It's not often you can use a lightbulb as a barometer, but this month the Republican Party has been doing just that, and few have been feeling the pressure like Mary Bono Mack.
Bono Mack, a Republican who represents California's mostly-desert and increasingly liberal 45th Congressional District, reversed course last week as GOP leaders in the House attempted to roll back what is essentially a ban on incandescent light bulbs. Bono Mack had originally voted in favor of the ban, which was enacted in 2007 during the Bush Administration.
The law would require bulbs of brightness equivalent to a 100 watt traditional bulb to consume no more than 72 watts of power by this coming January -- technically not banning incandescent bulbs so much as setting the bar lower than they're likely to be able to meet.
Last week's GOP move, which took the form of a bill by Texas Representative Joe Barton to rescind the efficiency requirement, failed to gain the two-thirds majority needed to pass. The GOP went with Plan B, stripping funding for enforcement of the ban. GOP critics claim that the ban would impose extra costs on businesses and families by mandating the purchase of more expensive light bulbs. Democrats and environmental groups counter that the more efficient bulbs pay for themselves rather rapidly, and the numbers back up that rebuttal.
Bono Mack points to the cost of better bulbs in explaining her flip-flop on the law, according to her spokesman Ken Johnson, who told the Palm Springs Desert Sun:
"The congresswoman does not believe we should be imposing any new costs on consumers or businesses during these tough times."
In truth, Bono Mack's changing lightbulb stance likely has less to do with light than it does with heat; namely, the heat she's taken from GOP extremists for her perceived failure to toe their ideological line. Bono Mack represents one of the most liberal Republican Congressional districts in the state, with a Cook Partisan Voting Index of R+3 -- meaning that the district leans slightly in favor of the GOP. That narrow preference is getting narrower. In the 2002 and 2004 elections for the district's seat in the House, Bono Mack handily defeated her Democratic opponents by 2-1 margins. In 2010, though she still won by a comfortable margin, Bono Mack's lead had eroded: she pulled 51.5% of the vote. Her opponent Steve Pougnet, Palm Springs' mayor, a moderate openly gay Democrat raising two kids with his husband, was only nine percentage points behind -- a tectonic shift in the district to rival any on the nearby San Andreas Fault. The district went for Obama by 51.5% in 2008, and -- despite the stalwart Republican base in the Coachella Valley's ultra-affluent Palm Desert and Indian Wells -- promises only to get bluer as the largely Latino cities of Indio and Coachella grow.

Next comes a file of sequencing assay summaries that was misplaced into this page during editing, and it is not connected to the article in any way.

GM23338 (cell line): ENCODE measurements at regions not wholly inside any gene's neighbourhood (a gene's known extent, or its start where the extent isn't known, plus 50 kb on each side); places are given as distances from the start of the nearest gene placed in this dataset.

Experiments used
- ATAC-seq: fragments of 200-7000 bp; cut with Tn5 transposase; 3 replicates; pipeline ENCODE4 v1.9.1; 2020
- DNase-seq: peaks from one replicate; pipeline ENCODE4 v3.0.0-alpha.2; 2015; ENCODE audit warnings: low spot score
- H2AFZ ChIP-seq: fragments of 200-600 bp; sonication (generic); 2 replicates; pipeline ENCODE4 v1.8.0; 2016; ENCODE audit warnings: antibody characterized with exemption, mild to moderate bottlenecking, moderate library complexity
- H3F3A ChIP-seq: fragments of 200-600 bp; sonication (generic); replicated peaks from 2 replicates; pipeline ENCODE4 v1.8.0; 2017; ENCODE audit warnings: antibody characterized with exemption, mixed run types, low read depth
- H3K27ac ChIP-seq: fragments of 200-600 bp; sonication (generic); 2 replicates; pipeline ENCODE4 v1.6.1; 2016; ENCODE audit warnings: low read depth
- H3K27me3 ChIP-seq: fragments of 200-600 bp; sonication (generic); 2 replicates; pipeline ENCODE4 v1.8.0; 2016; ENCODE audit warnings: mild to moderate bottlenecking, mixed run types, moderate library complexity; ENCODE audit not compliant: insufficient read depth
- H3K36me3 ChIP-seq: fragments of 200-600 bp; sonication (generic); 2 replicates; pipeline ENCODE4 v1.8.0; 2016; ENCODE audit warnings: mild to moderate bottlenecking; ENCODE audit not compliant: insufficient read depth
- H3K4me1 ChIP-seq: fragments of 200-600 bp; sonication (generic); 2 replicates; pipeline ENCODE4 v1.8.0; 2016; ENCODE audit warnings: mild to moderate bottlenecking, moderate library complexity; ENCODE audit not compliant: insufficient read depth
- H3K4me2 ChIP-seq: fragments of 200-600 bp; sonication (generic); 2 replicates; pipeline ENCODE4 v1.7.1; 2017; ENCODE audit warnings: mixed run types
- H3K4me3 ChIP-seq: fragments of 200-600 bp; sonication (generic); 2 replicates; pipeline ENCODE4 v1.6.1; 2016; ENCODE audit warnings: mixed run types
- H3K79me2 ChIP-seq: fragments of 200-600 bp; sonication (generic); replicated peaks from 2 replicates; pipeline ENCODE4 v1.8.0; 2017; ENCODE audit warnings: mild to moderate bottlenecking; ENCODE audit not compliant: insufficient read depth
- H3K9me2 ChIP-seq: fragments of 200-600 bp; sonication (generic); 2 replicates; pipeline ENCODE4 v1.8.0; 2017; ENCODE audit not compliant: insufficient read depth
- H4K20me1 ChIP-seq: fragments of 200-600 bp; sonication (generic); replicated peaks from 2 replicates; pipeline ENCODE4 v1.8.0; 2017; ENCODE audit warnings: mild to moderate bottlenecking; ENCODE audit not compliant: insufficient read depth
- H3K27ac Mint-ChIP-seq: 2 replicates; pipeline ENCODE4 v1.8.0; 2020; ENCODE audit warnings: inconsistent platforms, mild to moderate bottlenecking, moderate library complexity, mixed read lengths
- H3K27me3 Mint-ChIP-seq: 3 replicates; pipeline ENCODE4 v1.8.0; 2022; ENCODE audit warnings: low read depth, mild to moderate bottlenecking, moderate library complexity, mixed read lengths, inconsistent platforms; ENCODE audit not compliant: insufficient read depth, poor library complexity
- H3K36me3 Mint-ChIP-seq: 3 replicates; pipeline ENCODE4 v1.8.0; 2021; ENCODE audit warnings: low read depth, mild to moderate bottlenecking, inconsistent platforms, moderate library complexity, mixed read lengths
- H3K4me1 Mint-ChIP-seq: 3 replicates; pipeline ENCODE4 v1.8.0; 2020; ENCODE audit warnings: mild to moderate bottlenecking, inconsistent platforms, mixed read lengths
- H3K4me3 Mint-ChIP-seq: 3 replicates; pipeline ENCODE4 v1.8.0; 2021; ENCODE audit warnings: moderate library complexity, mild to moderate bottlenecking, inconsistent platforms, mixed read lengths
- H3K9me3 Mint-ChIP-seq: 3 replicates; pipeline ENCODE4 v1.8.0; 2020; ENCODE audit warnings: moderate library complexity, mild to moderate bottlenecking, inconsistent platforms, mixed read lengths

The 45th has the highest LGBT population of any GOP-held district in the country, and Bono Mack's actions on the equal rights front are scrutinized closely, by her LGBT constituents and the opposition both. The ultra-right Christian Coalition, a longtime foe of equal rights for gays and lesbians, gave Bono Mack a 2008 rating of 33 out of 100 based in part on her support for ENDA and Federal hate crimes legislation. They'd rated her at 84 four years prior.
Triangulating between an increasingly moderate-to-liberal constituency and a GOP leadership that seems intent on marching to the extreme and beyond has to be difficult. Bono Mack came out in support of keeping Don't Ask Don't Tell in May 2010, then changed her mind and voted to end it in December -- one of 15 Republicans in the House to do so.
An avid hiker and alternative energy backer who wrote the bill establishing the Santa Rosa and San Jacinto Mountains National Monument, Bono Mack has taken heat both from the right for her support of Cap and Trade and from environmental justice activists for voting to cut EPA's enforcement budget. She calls herselfpro-choice and was one of a handful of GOP women to oppose Planned Parenthood cuts, and yet voted to allow hospitals to deny abortion care to women even if the woman's life is at risk.
In short, the last few years of Mary Bono Mack's career have essentially consisted of making both sides equally unhappy. It's worked so far, but with the California's 45th turning bluer it may not work for long. At some point her constituents may well decide they want someone who won't trade away their interests to curry favor with the powers behind the GOP. Unless Bono Mack switches parties that person will very likely be someone else.